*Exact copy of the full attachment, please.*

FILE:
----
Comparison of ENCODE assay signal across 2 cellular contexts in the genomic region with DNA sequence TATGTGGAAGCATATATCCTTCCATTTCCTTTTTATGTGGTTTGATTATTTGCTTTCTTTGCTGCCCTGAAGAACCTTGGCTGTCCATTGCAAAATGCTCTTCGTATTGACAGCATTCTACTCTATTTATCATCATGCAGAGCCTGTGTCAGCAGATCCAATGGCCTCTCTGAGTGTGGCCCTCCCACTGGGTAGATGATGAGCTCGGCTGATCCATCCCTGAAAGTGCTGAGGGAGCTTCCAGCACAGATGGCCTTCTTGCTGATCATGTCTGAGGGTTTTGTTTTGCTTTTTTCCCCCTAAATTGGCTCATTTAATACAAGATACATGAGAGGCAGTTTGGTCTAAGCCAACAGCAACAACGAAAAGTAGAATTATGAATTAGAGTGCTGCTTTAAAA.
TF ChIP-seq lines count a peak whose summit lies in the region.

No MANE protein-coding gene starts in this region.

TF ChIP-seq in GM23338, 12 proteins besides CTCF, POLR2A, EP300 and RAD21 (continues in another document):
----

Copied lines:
Comparison of ENCODE assay signal across 2 cellular contexts in the genomic region with DNA sequence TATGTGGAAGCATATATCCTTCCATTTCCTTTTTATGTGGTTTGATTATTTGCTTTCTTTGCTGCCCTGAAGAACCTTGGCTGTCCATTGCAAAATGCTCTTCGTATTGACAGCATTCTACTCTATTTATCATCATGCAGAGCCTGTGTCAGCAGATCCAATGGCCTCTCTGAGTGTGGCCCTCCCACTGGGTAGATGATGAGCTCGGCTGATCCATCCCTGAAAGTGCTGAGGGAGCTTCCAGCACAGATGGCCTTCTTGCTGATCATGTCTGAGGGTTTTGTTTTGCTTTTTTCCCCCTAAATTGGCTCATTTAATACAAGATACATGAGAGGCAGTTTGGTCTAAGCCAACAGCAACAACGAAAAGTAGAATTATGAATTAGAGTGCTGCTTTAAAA.
TF ChIP-seq lines count a peak whose summit lies in the region.

No MANE protein-coding gene starts in this region.

TF ChIP-seq in GM23338, 12 proteins besides CTCF, POLR2A, EP300 and RAD21 (continues in another document):